When things are in perfect balance they tend to run smoothly and without a problem.  They also run with a predictable pace and that may be boring.  There is a risk with running an unbalanced game, but there is also a thrill to it as well.  Take a risk and see what you can do by removing some of the balance from your game.  Try out some of your more unconventional ideas and see what the results are.  Ask your players for feedback and see if you can raise your game to a new level of fun.  Even if it fails you will still have learned something from it, and that in and of itself is worth something.

What do you think?  Is balance essential to a good game, or can it dampen the fun?  Let us know by posting your comments below.

About  Patrick Benson

Patrick was born in 1975, and is more or less your typical American male for someone of his age. Except he is a tabletop RPG gamer and a damn fine game master! What else matters?




36 Comments (Open | Close)

36 Comments To "Game Balance, or “How to Downgrade a Paladin”"

#1 Comment By Gamerprinter On January 6, 2011 @ 3:19 am

That’s why I play Pathfinder. The Paladin hasn’t lost anything with the balancing goal of Paizo’s system, in fact its one of the more beefed up classes. Plus they’ve created the Anti-Paladin in their Advanced Players Guide using the archetype method for an alternate build – I’m already playing one of those.

4e is a good game, but as you mention WotC’s goal seems to be more towards ‘perfect balance’ and I really need the ambiguity in the rules to allow for judgement calls by the DM. IMO – it makes a better game.

Still I tend to be one of the few players in our group to consistently play paladins as one of my preferred classes to run. They are harder to play and should be.

#2 Comment By Cloudyone On January 6, 2011 @ 4:21 am

Well, after gaming for 30-some years I have to say that balance is better than the old school torture. For instance, “Give players incentive to use randomly rolled stats instead of point buy systems by rewarding exceptional stats with additional abilities.”. Sounds like the higher they roll, the more they get on top of that–but if they roll abysmally low then they just suck the whole game. I do agree that point-buy is boring compared with random rolling, but it makes sure that nobody gets stuck with a character that totally sucks.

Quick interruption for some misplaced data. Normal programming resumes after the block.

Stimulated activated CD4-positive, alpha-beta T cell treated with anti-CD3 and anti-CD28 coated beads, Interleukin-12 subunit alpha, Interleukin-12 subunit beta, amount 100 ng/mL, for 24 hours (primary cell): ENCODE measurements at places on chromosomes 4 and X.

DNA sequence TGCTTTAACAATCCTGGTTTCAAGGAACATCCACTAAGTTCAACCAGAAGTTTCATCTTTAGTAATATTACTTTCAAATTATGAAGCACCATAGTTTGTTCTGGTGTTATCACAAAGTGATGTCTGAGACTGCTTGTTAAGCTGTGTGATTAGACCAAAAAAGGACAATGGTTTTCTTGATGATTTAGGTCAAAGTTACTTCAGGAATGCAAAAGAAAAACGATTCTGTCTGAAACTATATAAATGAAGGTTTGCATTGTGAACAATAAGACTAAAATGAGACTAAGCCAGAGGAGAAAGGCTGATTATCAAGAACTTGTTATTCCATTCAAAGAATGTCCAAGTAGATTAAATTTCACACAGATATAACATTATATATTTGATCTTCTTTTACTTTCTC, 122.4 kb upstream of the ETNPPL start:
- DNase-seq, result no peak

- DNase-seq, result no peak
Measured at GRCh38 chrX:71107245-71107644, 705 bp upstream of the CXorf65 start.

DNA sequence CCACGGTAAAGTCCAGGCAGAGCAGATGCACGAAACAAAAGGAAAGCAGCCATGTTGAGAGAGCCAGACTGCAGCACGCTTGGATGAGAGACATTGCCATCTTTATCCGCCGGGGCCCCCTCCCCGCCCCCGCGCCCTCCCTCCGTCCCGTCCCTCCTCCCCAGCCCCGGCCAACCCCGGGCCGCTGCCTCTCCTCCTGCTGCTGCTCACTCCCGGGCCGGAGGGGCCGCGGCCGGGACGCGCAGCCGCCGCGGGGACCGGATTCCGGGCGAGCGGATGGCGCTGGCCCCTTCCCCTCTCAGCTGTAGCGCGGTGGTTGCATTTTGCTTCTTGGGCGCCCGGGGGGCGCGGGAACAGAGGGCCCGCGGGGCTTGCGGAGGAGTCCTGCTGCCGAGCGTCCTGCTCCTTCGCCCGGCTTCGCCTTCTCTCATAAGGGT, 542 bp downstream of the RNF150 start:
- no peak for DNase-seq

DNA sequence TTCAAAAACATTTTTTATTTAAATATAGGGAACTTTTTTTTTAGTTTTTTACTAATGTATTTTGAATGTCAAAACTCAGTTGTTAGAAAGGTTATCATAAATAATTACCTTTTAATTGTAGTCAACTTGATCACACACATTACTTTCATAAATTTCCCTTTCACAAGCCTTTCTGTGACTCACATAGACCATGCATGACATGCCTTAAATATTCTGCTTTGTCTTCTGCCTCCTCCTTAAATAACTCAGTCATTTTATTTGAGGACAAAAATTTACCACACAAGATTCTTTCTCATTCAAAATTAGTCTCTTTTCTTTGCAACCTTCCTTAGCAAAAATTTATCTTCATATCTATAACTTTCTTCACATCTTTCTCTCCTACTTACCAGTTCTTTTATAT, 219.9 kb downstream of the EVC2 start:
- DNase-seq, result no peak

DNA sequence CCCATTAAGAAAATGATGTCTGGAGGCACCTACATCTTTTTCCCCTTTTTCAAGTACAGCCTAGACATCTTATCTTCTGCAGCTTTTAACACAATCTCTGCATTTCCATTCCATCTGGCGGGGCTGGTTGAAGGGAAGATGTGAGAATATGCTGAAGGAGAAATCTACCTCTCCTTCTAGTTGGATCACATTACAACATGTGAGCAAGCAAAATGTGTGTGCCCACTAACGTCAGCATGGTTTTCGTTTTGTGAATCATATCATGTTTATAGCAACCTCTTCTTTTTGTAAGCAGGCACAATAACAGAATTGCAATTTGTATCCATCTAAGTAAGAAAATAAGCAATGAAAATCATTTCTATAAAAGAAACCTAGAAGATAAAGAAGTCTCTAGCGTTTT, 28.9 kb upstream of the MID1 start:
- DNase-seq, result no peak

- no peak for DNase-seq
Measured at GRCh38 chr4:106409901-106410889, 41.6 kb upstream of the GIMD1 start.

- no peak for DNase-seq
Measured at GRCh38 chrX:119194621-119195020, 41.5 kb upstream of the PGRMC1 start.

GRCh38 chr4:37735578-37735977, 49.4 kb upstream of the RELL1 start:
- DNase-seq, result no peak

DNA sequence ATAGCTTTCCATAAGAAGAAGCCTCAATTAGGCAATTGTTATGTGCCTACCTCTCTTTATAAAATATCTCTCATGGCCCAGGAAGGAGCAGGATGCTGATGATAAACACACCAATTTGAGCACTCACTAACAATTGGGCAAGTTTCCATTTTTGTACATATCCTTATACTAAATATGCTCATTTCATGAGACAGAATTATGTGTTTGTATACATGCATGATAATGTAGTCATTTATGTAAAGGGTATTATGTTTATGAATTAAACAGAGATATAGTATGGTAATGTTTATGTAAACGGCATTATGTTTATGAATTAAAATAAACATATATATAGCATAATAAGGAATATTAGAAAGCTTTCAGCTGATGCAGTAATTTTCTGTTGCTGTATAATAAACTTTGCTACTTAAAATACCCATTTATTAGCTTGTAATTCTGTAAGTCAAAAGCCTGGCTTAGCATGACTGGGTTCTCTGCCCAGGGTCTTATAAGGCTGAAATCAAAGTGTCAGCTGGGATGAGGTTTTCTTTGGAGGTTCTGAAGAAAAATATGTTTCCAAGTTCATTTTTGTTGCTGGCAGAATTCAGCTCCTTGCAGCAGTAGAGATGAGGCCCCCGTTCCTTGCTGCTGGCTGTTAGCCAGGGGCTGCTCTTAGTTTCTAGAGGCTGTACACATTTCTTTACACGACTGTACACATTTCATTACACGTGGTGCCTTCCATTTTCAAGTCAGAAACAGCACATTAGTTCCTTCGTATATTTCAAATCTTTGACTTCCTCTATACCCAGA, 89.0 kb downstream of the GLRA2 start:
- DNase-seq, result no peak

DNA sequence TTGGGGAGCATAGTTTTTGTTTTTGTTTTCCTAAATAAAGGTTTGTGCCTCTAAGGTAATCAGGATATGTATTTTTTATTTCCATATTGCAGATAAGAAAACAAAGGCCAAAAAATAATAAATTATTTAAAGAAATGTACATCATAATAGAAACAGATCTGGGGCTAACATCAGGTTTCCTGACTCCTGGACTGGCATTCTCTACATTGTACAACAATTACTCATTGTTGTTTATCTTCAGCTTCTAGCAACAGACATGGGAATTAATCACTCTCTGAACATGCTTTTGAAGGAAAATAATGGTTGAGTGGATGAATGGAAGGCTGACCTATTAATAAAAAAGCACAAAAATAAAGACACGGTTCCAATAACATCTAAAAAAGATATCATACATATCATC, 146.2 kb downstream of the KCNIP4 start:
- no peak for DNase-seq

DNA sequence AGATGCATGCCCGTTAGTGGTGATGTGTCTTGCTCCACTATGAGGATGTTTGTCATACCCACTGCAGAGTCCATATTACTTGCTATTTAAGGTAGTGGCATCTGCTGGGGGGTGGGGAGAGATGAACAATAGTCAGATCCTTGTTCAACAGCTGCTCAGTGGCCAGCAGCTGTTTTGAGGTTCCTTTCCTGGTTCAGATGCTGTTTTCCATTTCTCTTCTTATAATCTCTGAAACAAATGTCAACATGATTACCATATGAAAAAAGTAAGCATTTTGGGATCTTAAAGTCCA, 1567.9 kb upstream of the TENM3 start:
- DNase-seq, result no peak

#3 Comment By Clawfoot On January 6, 2011 @ 6:29 am

I don’t think you need to restrict the players in order to make a particular class special and rare: that’s what the rest of the game world is for, isn’t it? Much of the time, people play because they want to be exactly that: special and rare.

So if there’s a class or a race I want to be special and rare in my game, I make them so, but still allow my players the option to be that class or race if they want to. If they want to play a goblin paladin of Pelor…? Sure, but they’re going to be the only one in the entire world, and there will be social consequences, both good and bad.

Unless you’re talking about paladins being special and rare on a meta level. In which case, yes, then it makes sense to put restrictions or difficult-to-achieve prerequisites on the class. Personally, however, I hate watching a player who has his/her heart set on playing a paladin roll too low to achieve that. Yeah, okay, on one hand you can argue that it forces people to stretch their boundaries and “grow” as players, but on the other hand, if that’s what they’d find fun to play, why restrict that? Isn’t having fun the whole point?

#4 Comment By theEmrys On January 6, 2011 @ 7:01 am